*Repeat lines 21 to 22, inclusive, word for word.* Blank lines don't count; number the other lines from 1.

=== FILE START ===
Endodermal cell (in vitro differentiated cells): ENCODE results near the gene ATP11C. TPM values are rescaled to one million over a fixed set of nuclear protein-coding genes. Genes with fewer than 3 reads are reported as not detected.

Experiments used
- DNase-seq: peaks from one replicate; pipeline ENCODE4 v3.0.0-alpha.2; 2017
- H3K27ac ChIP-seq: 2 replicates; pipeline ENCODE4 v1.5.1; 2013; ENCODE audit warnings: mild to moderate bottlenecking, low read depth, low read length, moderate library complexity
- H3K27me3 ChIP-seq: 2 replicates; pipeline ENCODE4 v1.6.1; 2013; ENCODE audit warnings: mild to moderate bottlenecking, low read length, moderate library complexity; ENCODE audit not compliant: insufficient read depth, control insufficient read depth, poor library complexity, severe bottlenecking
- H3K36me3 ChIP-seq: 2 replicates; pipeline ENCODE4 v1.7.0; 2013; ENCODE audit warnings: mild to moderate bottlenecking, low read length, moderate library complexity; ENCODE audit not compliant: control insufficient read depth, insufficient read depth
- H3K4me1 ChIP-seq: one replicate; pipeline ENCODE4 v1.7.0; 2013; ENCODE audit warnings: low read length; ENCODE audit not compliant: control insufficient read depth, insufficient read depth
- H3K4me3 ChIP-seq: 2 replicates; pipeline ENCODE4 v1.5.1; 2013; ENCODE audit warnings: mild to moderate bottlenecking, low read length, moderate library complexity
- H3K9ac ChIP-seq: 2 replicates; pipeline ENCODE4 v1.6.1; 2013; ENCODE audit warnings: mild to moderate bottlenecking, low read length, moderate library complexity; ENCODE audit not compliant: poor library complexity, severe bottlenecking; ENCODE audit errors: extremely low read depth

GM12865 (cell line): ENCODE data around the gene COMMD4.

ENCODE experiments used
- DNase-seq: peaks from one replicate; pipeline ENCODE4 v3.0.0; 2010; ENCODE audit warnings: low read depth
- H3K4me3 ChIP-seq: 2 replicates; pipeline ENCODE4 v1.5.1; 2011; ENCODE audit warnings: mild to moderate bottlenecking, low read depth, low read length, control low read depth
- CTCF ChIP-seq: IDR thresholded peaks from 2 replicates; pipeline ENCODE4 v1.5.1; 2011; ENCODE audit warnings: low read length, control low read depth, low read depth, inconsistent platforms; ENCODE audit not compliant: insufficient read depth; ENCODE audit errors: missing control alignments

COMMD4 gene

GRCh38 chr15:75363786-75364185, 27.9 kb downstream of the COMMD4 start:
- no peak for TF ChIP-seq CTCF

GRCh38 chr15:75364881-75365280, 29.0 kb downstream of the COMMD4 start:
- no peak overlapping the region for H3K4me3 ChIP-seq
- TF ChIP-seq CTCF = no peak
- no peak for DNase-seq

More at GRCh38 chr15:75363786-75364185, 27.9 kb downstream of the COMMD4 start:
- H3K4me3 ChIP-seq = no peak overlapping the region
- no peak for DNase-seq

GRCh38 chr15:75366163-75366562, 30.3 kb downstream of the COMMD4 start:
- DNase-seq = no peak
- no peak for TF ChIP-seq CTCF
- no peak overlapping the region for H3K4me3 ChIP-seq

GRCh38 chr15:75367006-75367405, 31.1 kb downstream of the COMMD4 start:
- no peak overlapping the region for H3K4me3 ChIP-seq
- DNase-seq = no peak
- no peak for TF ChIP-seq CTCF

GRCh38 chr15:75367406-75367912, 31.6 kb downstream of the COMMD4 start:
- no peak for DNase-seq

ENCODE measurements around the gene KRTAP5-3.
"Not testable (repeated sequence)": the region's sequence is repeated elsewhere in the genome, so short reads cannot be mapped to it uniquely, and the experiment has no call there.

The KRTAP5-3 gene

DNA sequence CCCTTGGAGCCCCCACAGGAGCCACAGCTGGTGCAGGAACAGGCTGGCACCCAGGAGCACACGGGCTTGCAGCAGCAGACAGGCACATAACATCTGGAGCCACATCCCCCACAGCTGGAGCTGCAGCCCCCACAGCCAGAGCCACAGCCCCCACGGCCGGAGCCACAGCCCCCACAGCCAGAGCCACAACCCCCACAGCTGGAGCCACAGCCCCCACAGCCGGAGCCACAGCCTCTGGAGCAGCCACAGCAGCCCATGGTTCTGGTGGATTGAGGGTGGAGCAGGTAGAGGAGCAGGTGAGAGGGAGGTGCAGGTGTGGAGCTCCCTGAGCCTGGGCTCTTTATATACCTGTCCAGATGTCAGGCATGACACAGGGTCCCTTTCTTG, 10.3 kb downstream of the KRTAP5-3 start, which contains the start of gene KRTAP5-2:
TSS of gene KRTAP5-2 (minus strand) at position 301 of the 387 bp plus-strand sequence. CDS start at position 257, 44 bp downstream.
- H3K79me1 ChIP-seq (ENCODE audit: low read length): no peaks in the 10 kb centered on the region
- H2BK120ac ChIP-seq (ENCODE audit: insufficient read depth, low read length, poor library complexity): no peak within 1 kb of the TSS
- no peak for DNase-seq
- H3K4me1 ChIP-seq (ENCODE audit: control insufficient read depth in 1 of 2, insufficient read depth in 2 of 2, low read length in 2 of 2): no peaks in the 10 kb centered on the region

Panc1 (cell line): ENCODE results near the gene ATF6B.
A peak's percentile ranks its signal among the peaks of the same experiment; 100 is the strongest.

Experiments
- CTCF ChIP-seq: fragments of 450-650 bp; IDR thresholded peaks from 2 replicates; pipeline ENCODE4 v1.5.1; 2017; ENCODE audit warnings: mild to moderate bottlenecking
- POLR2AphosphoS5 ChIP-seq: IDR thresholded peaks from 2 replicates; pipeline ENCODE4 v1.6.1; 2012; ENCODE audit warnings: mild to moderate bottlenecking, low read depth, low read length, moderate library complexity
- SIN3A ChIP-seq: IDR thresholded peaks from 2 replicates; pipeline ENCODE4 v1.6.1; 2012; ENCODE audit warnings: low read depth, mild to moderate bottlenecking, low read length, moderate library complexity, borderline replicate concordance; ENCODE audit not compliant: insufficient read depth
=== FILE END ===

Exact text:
- no peak for DNase-seq

More at GRCh38 chr15:75363786-75364185, 27.9 kb downstream of the COMMD4 start: